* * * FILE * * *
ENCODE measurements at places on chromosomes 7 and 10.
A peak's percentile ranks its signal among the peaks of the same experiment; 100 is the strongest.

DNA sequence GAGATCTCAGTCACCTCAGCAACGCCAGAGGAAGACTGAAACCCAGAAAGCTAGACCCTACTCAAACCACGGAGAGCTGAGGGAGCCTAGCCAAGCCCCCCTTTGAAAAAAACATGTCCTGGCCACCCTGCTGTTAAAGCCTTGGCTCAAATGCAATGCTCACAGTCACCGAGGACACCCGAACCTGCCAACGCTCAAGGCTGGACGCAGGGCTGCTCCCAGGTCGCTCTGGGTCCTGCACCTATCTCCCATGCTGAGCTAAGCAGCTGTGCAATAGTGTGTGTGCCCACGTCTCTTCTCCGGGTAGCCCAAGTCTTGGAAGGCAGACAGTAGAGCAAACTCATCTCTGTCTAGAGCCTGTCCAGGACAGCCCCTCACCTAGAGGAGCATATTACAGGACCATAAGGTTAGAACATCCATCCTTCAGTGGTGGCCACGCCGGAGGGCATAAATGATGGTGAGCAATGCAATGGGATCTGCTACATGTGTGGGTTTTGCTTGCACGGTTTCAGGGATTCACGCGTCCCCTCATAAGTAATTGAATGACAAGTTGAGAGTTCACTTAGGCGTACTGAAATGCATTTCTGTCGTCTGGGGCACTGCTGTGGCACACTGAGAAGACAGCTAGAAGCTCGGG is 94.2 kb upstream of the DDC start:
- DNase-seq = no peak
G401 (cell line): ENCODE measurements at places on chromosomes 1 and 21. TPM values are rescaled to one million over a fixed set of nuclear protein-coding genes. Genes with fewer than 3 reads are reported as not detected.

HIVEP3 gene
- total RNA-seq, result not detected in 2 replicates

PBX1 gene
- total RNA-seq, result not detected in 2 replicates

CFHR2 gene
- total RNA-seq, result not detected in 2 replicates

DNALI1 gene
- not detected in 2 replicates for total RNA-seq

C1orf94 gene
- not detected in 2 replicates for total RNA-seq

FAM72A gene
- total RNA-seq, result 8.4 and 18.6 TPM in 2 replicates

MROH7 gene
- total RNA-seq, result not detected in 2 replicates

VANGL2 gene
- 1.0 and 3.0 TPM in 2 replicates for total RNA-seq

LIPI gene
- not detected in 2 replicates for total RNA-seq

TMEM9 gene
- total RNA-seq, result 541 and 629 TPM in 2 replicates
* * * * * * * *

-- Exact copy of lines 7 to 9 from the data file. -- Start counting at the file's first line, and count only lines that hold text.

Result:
- total RNA-seq, result not detected in 2 replicates

PBX1 gene
- total RNA-seq, result not detected in 2 replicates